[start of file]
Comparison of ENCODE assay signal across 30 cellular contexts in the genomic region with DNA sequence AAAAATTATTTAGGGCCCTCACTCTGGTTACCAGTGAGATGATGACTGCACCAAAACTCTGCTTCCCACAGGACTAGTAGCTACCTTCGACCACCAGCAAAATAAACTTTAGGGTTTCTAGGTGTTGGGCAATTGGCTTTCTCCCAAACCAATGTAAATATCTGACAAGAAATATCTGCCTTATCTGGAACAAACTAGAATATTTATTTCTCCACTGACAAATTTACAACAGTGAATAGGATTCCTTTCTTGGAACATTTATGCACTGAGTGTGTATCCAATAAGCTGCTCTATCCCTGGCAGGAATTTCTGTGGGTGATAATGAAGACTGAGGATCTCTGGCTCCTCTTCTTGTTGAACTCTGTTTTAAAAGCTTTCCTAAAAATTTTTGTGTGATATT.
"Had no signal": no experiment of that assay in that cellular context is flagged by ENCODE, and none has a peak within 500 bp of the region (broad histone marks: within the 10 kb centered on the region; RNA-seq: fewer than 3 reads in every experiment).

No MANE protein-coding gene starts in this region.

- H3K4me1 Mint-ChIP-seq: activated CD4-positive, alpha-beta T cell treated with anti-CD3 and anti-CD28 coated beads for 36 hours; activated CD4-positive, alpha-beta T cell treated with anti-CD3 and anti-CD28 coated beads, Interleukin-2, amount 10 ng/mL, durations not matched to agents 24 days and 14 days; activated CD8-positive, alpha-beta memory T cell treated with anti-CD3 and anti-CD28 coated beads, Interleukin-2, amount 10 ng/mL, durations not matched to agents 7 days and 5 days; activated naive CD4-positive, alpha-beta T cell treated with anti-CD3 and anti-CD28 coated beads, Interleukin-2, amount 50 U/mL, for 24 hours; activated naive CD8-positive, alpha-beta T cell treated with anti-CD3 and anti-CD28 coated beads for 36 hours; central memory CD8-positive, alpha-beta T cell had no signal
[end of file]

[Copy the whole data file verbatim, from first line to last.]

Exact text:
Comparison of ENCODE assay signal across 30 cellular contexts in the genomic region with DNA sequence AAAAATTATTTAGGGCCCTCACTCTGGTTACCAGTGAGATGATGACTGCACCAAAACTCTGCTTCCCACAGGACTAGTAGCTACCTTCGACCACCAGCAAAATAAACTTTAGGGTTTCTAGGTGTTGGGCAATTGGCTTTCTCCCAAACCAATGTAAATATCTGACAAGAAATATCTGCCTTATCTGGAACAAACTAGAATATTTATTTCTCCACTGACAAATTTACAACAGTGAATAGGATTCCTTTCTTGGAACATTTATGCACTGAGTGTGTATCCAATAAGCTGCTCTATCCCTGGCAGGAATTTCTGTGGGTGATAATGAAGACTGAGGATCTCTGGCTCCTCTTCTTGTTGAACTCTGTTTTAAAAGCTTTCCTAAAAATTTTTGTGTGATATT.
"Had no signal": no experiment of that assay in that cellular context is flagged by ENCODE, and none has a peak within 500 bp of the region (broad histone marks: within the 10 kb centered on the region; RNA-seq: fewer than 3 reads in every experiment).

No MANE protein-coding gene starts in this region.

- H3K4me1 Mint-ChIP-seq: activated CD4-positive, alpha-beta T cell treated with anti-CD3 and anti-CD28 coated beads for 36 hours; activated CD4-positive, alpha-beta T cell treated with anti-CD3 and anti-CD28 coated beads, Interleukin-2, amount 10 ng/mL, durations not matched to agents 24 days and 14 days; activated CD8-positive, alpha-beta memory T cell treated with anti-CD3 and anti-CD28 coated beads, Interleukin-2, amount 10 ng/mL, durations not matched to agents 7 days and 5 days; activated naive CD4-positive, alpha-beta T cell treated with anti-CD3 and anti-CD28 coated beads, Interleukin-2, amount 50 U/mL, for 24 hours; activated naive CD8-positive, alpha-beta T cell treated with anti-CD3 and anti-CD28 coated beads for 36 hours; central memory CD8-positive, alpha-beta T cell had no signal